Paul’s letter to the Romans is unusual in that it is to a church which he has neither founded nor visited. Though he seems to have known a few of the believers in Rome, and is greeting them in part to strengthen his ties with the church there, he is writing to a congregation of strangers, seeking to identify himself to his readers, and to lay out the major themes of the gospel he preaches. First, he stresses the impartiality of God (Romans 2: 11), the fact that God evaluates without reference to the usual human values of wealth, power and religious status. In the Hebrew Bible, the claim that God is impartial forms the basis for admonitions to protect the widow, the orphan, the stranger and outsider. Paul radicalises these convictions, applying them not only to Gentiles who live within Jewish communities, but to all people without exception. Without privileging any group or community, God both judges and redeems each human being.

A second theme of Romans is the universality of sin. While sin manifests itself in many different forms, at their root is one single sin; humanity lives in rebellion against God. This is the human condition, not just our separation from and offences against others, but from and against the Creator. But the great third theme, emphasised over and over in the letter, is the radical nature of God’s grace, which operates in spite of the universality of human rebellion against God. God’s grace is more powerful than human sin, for the grace inaugurated by Jesus Christ has brought life and hope for all people, regardless of their condition. No one can, or needs to earn that favour; it is already granted in Jesus. Grace is received, not achieved.

Today’s verses from Romans 7 recapitulate all three themes vividly and almost heartrendingly. Paul uses himself as an example-no special pleading or favours are being sought here. He recognises what is good, that it is expressed in God’s law; in his inmost being, he delights in the law of God. But it seems that the more he sees the good, the greater is his tendency to do the opposite. It’s almost like a law of nature, that he does not do the good he wants to do but instead he does the evil that he does not want to do. And it is when he most wants to do good, that evil is closest at hand. The law of sin or rebellion within him contends with the law of God-he can will what is right, but he cannot do it. Never has the human predicament been summed up so acutely. He is confused, furious with himself and utterly wretched! Who will save him from himself? And then the last verse in the reading, this great cry of relief and gratitude; ‘Thanks be to God through Jesus Christ our Lord!’ Grace, received, not achieved.

Matthew 11:16-19, 25-30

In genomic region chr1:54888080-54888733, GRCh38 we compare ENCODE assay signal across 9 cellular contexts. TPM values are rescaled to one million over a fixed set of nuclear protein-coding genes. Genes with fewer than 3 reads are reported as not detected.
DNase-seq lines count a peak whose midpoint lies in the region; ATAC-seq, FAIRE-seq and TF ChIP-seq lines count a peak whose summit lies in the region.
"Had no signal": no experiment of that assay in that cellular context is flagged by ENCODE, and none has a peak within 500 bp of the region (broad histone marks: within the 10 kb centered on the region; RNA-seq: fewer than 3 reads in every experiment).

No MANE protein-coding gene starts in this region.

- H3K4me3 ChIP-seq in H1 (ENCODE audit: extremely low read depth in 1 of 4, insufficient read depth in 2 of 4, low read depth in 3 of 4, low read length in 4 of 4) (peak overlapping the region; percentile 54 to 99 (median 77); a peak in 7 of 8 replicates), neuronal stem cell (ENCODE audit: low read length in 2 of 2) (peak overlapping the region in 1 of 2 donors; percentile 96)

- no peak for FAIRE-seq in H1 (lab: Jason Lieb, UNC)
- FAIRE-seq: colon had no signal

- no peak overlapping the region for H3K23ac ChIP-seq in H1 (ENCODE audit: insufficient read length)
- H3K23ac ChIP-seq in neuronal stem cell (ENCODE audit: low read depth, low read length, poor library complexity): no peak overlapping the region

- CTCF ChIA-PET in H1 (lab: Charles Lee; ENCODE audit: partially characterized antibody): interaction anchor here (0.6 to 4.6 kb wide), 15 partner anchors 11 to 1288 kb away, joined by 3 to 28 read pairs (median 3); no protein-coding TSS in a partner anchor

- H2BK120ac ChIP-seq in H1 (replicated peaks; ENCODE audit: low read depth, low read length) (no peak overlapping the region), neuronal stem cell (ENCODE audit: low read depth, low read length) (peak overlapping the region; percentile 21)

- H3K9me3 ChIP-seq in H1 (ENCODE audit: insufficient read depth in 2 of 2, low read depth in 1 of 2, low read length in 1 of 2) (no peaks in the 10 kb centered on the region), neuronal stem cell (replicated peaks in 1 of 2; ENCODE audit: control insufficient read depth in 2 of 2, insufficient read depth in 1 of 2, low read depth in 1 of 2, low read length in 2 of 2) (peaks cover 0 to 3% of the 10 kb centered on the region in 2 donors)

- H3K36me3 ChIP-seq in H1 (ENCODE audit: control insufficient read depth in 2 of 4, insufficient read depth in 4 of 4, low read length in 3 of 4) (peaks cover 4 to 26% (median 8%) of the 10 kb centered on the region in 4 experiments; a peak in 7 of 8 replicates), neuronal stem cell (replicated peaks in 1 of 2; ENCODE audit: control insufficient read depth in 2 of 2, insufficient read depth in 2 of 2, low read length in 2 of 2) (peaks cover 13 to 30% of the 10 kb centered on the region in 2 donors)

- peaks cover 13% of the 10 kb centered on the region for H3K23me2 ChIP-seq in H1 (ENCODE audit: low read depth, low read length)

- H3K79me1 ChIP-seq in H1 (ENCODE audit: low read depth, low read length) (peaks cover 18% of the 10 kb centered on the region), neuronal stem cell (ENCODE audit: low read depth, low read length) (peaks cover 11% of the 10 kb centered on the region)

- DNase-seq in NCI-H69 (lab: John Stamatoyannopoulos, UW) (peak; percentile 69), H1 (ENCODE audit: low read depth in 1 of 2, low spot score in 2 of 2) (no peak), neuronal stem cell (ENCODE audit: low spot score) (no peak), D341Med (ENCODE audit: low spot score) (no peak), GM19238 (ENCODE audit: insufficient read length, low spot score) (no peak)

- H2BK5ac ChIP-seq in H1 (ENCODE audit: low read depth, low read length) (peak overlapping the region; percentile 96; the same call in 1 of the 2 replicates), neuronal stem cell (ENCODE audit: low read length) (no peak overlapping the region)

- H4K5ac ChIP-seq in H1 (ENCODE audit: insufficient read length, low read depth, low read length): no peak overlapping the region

Here is another evocative example of the irrational and contrary ways in which human beings behave. Verses 16-19 read rather like a critique of tabloid sensationalism- if a man is ascetic and abstemious, they say ‘he has a demon’; but if he eats and drinks and shares a table with friends, they say ‘Look at him, he’s a glutton and a drunkard, and he makes friends with the lowest of the low.’ Jesus compares his generation to capricious children, who complain ‘you don’t dance when we play music for you, and you don’t mourn when we’re wailing’. Whatever he does, they are determined not to be happy about it. One can sense a frustration in Jesus’ words here. His response is enigmatic; wisdom is vindicated by her deeds. Given a people who are singularly lacking in discernment, in wisdom, he recognises that they are not receptive either to himself or to John the Baptist, the representatives of Wisdom (Sophia). Throughout this chapter, Jesus is drawing on the wisdom tradition and literature of the Hebrew Bible. The passage stresses the connection between Jesus, the new manifestation of the divine on earth, and personified Wisdom, the traditional image of the divine presence.

And yet in verses 25-30, having compared the crowd to children who have not yet gained wisdom, or been receptive to it, Jesus suddenly softens his tone. He reflects on the limitations of wisdom and intelligence. Perhaps he is recognising that what we see as common sense or expertise may prevent us from real openness to the new or unfamiliar; perhaps he is reminding himself (for this reflection is taking place in an intimate dialogue with God) that it is their very powerless and vulnerability that makes infants so trusting and receptive. But more than these, this reads as gratitude to God that it doesn’t matter if the wise and learned don’t easily accept his message, because its nature is that it is most evident to the humble, the small and the unlearned. You don’t need a degree in theology or many years of experience to hear and receive – and this is the divine intention. It is almost as if Jesus has experienced a degree of anxiety, even a loss of confidence; but this quiet prayerful moment is one of assurance and reassurance. He can return to his mission renewed in his faith.